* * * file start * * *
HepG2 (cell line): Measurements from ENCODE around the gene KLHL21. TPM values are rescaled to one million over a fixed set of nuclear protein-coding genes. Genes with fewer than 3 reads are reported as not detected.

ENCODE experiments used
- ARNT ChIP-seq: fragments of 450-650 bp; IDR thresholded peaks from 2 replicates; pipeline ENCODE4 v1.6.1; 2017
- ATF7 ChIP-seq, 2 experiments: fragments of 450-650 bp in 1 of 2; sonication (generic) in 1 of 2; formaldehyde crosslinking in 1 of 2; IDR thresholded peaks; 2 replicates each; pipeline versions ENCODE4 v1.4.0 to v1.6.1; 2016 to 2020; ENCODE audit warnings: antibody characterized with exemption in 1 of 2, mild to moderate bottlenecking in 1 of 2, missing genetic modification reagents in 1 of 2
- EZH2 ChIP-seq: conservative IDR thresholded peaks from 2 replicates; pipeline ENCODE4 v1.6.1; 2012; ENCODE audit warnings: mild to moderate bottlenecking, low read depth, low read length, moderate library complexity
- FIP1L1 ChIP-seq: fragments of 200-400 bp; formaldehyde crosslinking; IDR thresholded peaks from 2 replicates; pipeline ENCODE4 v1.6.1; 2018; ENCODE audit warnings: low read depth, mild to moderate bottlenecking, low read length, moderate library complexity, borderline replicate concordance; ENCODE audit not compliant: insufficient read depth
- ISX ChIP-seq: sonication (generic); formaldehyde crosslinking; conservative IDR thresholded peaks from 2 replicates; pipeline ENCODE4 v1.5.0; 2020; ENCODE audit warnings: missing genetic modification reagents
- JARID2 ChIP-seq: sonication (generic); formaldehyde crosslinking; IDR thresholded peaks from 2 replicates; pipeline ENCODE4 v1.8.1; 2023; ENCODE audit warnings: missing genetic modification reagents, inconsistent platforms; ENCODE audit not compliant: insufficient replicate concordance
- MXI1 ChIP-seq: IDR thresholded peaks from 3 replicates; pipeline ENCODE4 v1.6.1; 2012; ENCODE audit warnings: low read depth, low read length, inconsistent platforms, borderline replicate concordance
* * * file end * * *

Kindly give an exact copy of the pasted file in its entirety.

HepG2 (cell line): Measurements from ENCODE around the gene KLHL21. TPM values are rescaled to one million over a fixed set of nuclear protein-coding genes. Genes with fewer than 3 reads are reported as not detected.

ENCODE experiments used
- ARNT ChIP-seq: fragments of 450-650 bp; IDR thresholded peaks from 2 replicates; pipeline ENCODE4 v1.6.1; 2017
- ATF7 ChIP-seq, 2 experiments: fragments of 450-650 bp in 1 of 2; sonication (generic) in 1 of 2; formaldehyde crosslinking in 1 of 2; IDR thresholded peaks; 2 replicates each; pipeline versions ENCODE4 v1.4.0 to v1.6.1; 2016 to 2020; ENCODE audit warnings: antibody characterized with exemption in 1 of 2, mild to moderate bottlenecking in 1 of 2, missing genetic modification reagents in 1 of 2
- EZH2 ChIP-seq: conservative IDR thresholded peaks from 2 replicates; pipeline ENCODE4 v1.6.1; 2012; ENCODE audit warnings: mild to moderate bottlenecking, low read depth, low read length, moderate library complexity
- FIP1L1 ChIP-seq: fragments of 200-400 bp; formaldehyde crosslinking; IDR thresholded peaks from 2 replicates; pipeline ENCODE4 v1.6.1; 2018; ENCODE audit warnings: low read depth, mild to moderate bottlenecking, low read length, moderate library complexity, borderline replicate concordance; ENCODE audit not compliant: insufficient read depth
- ISX ChIP-seq: sonication (generic); formaldehyde crosslinking; conservative IDR thresholded peaks from 2 replicates; pipeline ENCODE4 v1.5.0; 2020; ENCODE audit warnings: missing genetic modification reagents
- JARID2 ChIP-seq: sonication (generic); formaldehyde crosslinking; IDR thresholded peaks from 2 replicates; pipeline ENCODE4 v1.8.1; 2023; ENCODE audit warnings: missing genetic modification reagents, inconsistent platforms; ENCODE audit not compliant: insufficient replicate concordance
- MXI1 ChIP-seq: IDR thresholded peaks from 3 replicates; pipeline ENCODE4 v1.6.1; 2012; ENCODE audit warnings: low read depth, low read length, inconsistent platforms, borderline replicate concordance